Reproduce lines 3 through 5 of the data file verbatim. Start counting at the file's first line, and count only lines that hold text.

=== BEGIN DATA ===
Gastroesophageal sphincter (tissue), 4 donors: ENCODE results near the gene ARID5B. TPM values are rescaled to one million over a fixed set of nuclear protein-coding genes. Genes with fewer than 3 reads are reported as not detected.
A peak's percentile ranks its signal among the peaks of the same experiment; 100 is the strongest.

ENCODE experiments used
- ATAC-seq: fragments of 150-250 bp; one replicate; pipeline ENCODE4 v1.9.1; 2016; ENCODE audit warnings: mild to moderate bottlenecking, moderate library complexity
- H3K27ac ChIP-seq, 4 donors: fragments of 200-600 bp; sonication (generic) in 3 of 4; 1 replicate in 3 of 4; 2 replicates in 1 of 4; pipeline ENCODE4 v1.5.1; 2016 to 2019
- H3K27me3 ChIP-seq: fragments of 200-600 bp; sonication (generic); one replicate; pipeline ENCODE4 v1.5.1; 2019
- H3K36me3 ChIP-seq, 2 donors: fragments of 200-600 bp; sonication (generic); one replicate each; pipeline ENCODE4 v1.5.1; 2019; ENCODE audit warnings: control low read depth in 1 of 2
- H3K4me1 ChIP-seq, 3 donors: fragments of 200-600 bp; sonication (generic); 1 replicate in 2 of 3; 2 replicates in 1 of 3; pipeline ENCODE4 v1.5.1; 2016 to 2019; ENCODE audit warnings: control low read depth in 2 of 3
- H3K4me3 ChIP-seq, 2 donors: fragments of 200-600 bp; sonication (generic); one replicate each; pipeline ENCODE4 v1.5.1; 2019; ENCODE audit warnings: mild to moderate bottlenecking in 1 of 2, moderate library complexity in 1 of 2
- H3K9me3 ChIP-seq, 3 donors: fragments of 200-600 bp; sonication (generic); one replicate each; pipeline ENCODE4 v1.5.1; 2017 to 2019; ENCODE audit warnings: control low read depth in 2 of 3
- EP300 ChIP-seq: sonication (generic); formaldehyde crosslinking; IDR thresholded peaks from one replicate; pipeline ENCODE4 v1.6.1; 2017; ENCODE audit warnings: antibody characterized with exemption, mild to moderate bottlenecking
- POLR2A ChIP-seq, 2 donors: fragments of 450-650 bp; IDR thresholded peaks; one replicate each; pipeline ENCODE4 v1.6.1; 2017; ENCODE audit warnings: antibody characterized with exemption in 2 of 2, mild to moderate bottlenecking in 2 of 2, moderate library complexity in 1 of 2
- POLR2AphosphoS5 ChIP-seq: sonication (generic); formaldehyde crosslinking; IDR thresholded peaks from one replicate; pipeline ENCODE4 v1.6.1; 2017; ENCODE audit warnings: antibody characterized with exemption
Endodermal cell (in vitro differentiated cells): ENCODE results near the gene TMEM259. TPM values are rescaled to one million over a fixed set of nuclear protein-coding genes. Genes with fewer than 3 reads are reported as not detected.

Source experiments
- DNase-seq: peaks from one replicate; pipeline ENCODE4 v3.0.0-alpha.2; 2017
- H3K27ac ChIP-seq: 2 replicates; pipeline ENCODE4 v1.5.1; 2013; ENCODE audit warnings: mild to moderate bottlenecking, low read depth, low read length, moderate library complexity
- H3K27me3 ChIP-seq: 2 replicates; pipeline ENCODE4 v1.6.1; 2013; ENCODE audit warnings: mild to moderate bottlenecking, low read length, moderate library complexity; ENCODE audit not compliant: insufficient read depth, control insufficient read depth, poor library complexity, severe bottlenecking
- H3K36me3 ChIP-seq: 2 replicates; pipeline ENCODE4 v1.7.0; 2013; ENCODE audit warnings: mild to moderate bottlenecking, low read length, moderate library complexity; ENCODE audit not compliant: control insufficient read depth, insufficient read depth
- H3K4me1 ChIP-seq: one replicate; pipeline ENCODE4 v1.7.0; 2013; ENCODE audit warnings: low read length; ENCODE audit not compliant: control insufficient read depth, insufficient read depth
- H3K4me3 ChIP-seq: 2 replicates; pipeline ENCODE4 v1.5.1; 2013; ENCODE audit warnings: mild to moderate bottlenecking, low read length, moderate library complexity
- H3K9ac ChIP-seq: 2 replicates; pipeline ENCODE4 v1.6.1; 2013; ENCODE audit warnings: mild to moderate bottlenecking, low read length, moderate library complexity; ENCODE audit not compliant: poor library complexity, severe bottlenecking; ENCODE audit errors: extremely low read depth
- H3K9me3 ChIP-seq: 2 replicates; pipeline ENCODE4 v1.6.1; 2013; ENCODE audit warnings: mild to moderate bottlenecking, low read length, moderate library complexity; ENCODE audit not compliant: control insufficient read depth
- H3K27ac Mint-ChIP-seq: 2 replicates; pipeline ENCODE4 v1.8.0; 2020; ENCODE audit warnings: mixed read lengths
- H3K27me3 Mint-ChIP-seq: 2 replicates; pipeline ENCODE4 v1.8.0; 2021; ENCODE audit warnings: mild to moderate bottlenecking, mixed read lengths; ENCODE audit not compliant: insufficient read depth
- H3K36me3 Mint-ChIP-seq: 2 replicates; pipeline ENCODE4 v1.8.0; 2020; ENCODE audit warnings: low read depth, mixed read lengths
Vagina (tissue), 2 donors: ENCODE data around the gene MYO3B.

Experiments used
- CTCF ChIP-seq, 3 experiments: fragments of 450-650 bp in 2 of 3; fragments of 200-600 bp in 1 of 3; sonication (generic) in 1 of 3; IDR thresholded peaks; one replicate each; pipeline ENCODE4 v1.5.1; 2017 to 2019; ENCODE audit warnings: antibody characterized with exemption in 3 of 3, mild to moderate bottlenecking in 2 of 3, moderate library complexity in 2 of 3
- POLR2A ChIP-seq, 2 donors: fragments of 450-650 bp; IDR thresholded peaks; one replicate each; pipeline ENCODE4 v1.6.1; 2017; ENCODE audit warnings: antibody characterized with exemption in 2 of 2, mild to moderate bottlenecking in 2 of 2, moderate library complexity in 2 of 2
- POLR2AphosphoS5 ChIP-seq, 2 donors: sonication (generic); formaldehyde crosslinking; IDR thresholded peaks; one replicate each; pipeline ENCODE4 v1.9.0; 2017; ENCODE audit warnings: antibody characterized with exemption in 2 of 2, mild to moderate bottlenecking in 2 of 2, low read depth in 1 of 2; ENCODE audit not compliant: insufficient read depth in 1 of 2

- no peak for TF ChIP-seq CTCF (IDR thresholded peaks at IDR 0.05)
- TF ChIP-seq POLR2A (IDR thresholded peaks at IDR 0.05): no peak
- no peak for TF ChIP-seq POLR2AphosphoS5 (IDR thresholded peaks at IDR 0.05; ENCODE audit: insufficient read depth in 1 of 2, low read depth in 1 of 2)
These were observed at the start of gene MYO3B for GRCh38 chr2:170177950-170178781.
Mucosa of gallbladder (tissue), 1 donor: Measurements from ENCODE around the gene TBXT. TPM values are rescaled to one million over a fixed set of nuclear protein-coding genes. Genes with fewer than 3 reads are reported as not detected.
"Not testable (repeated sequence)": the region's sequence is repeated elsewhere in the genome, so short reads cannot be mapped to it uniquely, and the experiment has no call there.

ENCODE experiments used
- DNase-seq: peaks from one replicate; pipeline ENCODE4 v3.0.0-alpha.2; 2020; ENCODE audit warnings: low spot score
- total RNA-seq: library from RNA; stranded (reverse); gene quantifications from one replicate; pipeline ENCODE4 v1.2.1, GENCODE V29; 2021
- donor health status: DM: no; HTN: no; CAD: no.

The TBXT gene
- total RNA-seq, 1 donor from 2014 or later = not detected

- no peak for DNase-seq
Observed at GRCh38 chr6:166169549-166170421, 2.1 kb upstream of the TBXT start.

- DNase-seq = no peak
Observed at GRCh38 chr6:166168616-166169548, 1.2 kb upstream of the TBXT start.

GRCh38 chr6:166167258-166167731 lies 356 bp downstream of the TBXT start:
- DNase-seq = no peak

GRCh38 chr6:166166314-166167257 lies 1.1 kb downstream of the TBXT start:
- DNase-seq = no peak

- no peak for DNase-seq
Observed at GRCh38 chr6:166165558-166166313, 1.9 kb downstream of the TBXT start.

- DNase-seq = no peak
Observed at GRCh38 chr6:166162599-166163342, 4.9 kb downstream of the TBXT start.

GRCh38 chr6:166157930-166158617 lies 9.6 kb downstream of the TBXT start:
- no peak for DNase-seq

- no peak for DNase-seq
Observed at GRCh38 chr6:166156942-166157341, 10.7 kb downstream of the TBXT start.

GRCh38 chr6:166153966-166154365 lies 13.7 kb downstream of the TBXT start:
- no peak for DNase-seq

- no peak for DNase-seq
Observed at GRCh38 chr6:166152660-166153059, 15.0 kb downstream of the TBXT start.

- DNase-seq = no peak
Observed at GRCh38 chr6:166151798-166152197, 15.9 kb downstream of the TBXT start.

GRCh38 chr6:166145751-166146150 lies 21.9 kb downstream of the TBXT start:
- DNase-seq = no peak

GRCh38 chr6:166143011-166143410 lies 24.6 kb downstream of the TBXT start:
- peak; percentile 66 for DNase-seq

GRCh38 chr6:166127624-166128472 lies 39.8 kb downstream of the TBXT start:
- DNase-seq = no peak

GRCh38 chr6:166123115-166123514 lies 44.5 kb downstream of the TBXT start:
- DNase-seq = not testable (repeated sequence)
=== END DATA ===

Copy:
ENCODE experiments used
- ATAC-seq: fragments of 150-250 bp; one replicate; pipeline ENCODE4 v1.9.1; 2016; ENCODE audit warnings: mild to moderate bottlenecking, moderate library complexity
- H3K27ac ChIP-seq, 4 donors: fragments of 200-600 bp; sonication (generic) in 3 of 4; 1 replicate in 3 of 4; 2 replicates in 1 of 4; pipeline ENCODE4 v1.5.1; 2016 to 2019